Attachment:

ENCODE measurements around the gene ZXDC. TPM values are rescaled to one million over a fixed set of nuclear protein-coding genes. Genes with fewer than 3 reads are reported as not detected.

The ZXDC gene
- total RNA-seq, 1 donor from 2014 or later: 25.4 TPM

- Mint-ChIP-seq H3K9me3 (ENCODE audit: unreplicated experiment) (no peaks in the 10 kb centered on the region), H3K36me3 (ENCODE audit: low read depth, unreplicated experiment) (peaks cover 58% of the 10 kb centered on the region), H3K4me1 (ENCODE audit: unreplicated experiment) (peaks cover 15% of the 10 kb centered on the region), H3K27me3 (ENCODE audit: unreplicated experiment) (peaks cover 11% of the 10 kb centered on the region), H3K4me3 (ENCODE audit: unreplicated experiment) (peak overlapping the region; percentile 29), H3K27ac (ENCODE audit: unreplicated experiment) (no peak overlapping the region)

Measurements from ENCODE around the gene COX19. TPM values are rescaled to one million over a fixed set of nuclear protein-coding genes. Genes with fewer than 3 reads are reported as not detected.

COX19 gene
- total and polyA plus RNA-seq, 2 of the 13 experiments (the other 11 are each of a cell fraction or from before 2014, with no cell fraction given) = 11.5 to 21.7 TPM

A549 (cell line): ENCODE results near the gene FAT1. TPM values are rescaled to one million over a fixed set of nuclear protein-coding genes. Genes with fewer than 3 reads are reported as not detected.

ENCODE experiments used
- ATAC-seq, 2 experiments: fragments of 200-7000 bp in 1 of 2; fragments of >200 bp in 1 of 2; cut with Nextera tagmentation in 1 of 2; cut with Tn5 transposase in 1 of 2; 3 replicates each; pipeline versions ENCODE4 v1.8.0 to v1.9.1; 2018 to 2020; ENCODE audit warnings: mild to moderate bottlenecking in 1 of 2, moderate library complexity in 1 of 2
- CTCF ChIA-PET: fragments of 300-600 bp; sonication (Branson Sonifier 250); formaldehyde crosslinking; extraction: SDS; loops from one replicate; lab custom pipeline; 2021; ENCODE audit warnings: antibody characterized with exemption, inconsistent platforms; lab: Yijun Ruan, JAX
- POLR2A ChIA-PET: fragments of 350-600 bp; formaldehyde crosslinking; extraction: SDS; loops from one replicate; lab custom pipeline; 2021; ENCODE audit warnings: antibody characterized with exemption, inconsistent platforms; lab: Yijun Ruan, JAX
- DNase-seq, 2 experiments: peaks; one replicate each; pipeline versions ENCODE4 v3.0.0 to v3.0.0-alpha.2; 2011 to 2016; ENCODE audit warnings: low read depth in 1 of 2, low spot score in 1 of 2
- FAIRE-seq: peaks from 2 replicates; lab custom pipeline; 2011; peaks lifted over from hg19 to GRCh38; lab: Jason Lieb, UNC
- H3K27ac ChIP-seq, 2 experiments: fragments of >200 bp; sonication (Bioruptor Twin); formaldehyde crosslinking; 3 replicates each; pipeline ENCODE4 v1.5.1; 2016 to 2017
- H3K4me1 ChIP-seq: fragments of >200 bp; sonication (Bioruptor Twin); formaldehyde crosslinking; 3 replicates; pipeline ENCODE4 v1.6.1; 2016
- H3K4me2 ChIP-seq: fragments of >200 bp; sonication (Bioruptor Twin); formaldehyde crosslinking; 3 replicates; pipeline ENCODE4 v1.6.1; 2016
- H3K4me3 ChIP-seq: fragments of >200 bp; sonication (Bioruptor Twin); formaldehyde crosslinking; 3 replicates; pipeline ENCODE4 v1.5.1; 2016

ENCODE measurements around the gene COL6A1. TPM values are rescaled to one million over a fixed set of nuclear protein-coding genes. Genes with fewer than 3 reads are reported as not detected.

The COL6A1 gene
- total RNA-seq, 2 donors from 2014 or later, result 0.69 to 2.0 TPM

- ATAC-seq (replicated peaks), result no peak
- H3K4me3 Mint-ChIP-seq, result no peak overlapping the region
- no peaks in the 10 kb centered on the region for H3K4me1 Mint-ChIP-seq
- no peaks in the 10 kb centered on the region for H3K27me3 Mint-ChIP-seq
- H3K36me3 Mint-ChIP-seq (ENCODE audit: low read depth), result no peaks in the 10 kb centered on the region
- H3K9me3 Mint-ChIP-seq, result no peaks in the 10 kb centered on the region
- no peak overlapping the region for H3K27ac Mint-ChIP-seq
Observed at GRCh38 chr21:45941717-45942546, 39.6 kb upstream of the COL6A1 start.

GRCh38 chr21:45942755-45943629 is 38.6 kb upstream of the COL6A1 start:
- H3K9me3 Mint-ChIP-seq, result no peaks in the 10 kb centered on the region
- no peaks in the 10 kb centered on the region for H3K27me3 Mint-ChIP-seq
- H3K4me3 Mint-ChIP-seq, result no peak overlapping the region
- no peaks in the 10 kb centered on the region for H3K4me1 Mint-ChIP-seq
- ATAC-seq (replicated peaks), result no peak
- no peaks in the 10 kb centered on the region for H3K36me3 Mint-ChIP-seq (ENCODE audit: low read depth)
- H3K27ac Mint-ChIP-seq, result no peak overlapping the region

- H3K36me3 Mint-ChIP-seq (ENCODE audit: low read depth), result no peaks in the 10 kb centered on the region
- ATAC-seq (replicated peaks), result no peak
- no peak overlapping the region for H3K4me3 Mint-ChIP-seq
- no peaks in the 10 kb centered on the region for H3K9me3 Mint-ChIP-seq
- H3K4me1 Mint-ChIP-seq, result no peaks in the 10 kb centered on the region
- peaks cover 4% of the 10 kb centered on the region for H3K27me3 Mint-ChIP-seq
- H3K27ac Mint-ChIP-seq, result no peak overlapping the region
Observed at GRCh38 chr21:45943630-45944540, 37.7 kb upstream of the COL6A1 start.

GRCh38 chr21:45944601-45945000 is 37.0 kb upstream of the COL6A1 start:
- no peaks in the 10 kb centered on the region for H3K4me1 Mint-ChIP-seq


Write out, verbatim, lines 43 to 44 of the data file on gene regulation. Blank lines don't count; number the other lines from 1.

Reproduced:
- peaks cover 4% of the 10 kb centered on the region for H3K27me3 Mint-ChIP-seq
- H3K27ac Mint-ChIP-seq, result no peak overlapping the region